Geriatric Healthcare Specialist Kutztown PA

In a study recently published in the Journal of Alzheimer’s Disease, researchers from Brown Medical School found that reduced glucose uptake and decreased metabolism in the hippocampus—the area of the brain associated with memory—cause neurodegeneration and cognitive impairment.

Raymond Joseph Hauser, MD
(610) 682-1421
1 S Home Ave
Topton, PA
Specialties
Geriatrics, Geriatric Medicine-Family Practice
Gender
Male
Education
Medical School: Jefferson Med Coll-Thos Jefferson Univ, Philadelphia Pa 19107
Graduation Year: 1974
Hospital
Hospital: Reading Hosp & Med Ctr, West Reading, Pa

Data Provided by:
Ward Geoffrey Becker, MD
(610) 683-7558
1 S Home Ave
Topton, PA
Specialties
Geriatrics, Geriatric Medicine-Family Practice, Geriatric Medicine-Internal Medicine
Gender
Male
Education
Medical School: Jefferson Med Coll-Thos Jefferson Univ, Philadelphia Pa 19107
Graduation Year: 1974
Hospital
Hospital: Reading Hosp & Med Ctr, West Reading, Pa

Data Provided by:
Steven Alfred Scott, MD
(610) 432-6862
401 N 17th St Ste 201
Allentown, PA
Specialties
Geriatrics, Geriatric Medicine-Internal Medicine
Gender
Male
Education
Medical School: Jefferson Med Coll-Thos Jefferson Univ, Philadelphia Pa 19107
Graduation Year: 1982

Data Provided by:
Thomas G Brandecker
(610) 871-2800
798 Hausman Rd
Allentown, PA
Specialty
Internal Medicine, Geriatric Medicine

Data Provided by:
Carol A Slompak-Patton
(610) 432-6862
401 N 17th St
Allentown, PA
Specialty
Geriatric Medicine

Data Provided by:
Raymond Joseph Hauser
(610) 682-1275
1 S Home Ave
Topton, PA
Specialty
Geriatric Medicine

Data Provided by:
Robert M Brackbill
(610) 921-2366
3200 Reading Crest Ave
Reading, PA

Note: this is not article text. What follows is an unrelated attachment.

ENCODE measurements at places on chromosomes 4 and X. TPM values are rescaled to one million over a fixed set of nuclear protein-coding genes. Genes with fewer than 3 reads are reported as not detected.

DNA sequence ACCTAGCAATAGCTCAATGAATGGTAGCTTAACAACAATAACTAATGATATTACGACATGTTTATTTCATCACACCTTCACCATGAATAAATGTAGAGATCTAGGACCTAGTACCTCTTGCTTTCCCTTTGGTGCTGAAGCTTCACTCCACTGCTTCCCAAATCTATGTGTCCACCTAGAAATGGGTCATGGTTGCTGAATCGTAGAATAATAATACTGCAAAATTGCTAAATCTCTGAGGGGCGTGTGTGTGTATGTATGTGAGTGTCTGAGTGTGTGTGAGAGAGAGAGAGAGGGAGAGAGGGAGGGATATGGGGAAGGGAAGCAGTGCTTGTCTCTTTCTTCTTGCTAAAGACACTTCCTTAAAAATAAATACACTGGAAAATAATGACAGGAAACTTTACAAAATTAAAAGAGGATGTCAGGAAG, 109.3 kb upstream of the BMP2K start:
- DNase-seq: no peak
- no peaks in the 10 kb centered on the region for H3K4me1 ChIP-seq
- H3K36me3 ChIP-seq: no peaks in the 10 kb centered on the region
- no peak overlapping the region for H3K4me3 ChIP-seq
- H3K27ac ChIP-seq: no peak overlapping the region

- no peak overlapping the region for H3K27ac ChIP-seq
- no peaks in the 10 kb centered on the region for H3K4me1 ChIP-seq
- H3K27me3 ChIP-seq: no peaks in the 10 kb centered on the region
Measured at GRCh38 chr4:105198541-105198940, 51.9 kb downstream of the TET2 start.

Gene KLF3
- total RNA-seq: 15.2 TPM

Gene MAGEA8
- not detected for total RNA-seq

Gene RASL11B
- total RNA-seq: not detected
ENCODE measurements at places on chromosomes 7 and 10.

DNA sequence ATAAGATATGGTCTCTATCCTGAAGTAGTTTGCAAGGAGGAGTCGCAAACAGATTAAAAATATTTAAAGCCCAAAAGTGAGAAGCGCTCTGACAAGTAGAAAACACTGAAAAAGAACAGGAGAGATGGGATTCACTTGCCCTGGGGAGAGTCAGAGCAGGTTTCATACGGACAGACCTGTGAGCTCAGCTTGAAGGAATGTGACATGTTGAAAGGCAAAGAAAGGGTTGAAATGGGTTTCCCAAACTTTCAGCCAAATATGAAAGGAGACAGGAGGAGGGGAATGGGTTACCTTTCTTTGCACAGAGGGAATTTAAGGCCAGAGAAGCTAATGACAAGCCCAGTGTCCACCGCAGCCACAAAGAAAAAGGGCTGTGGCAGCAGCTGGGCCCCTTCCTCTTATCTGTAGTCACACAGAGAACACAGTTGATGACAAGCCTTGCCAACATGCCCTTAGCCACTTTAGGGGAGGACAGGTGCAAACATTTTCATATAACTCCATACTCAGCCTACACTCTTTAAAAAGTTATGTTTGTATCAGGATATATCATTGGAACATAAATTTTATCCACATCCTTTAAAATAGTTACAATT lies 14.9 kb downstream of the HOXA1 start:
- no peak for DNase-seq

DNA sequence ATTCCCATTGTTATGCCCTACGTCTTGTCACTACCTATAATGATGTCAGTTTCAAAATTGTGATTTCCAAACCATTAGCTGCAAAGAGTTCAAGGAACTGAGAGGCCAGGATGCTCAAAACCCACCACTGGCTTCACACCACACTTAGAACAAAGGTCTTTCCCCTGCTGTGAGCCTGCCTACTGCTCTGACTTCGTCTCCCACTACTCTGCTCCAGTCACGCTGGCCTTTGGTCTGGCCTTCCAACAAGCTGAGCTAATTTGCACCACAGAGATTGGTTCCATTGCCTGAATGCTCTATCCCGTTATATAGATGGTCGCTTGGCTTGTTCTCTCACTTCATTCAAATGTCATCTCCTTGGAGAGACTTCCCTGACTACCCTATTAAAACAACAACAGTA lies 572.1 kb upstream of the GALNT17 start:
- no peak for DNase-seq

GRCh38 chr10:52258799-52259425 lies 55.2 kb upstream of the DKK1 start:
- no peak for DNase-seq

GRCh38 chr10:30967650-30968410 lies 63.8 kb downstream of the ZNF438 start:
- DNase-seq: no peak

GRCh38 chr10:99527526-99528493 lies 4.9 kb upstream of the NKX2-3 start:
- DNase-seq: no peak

Specialty
Internal Medicine, Geriatric Medicine

Data Provided by:
Asma Badar, MD
(570) 420-8070
4131 Primrose Dr
Allentown, PA
Specialties
Geriatrics, Geriatric Psychiatry
Gender
Female
Education
Medical School: Sind Med Coll, Univ Of Karachi, Karachi, Pakistan
Graduation Year: 1992

Data Provided by:
Charles A Gordon
(610) 871-2400
798 Hausman Rd
Allentown, PA
Specialty
Internal Medicine, Geriatric Medicine

Data Provided by:
Gene H Ginsberg
(610) 871-3300
798 Hausman Rd
Allentown, PA
Specialty
Geriatric Medicine

Data Provided by:
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Food for Thought

Provided by: 

By Kris Kucera

Rarely does an extended family get a free pass from Alzheimer’s disease or diabetes mellitus. On the surface, these two afflictions appear totally unrelated —Alzheimer’s (AD), Mother Nature’s cruel version of identity theft; and diabetes, the glucose-metabolism disorder that affects both young and old alike. However, new research indicates that the two diseases behave in a similar manner.

In a study recently published in the Journal of Alzheimer’s Disease, researchers from Brown Medical School found that reduced glucose uptake and decreased metabolism in the hippocampus—the area of the brain associated with memory—cause neurodegeneration and cognitive impairment. This, they say, suggests that a form of diabetes, tentatively dubbed type 3, leads to AD.

Type 1 diabetes results from a severe or complete lack of insulin, a hormone made in the pancreas that controls blood sugar. Type 2, dubbed adult onset diabetes (although these days it occurs in teenagers and even younger kids), also stems from a dearth of insulin, or insulin resistance —the existing insulin molecules cannot deliver glucose through the cells’ membranes. Surprisingly, the researchers found a new form of insulin, produced in the brain, and they believe that, over time, decreasing levels of this “brain insulin” and other insulin-related proteins ultimately precipitate AD. While levels of brain insulin have no known affect on a body’s overall blood sugar, scientists have long recognized that diabetes patients are more likely to develop AD than those without the disease.

Skeptics of the Brown team’s findings argue that our brains produce so little insulin in the first place, reduced levels of the hormone can’t possibly play a significant role in AD. Regardless, the new data show that AD may be a neuroendocrine disorder, thus increasing the possibility for more effective treatments. And that gives hope to all of us who may one day be touched, directly or indirectly, by the merciless hand of AD.

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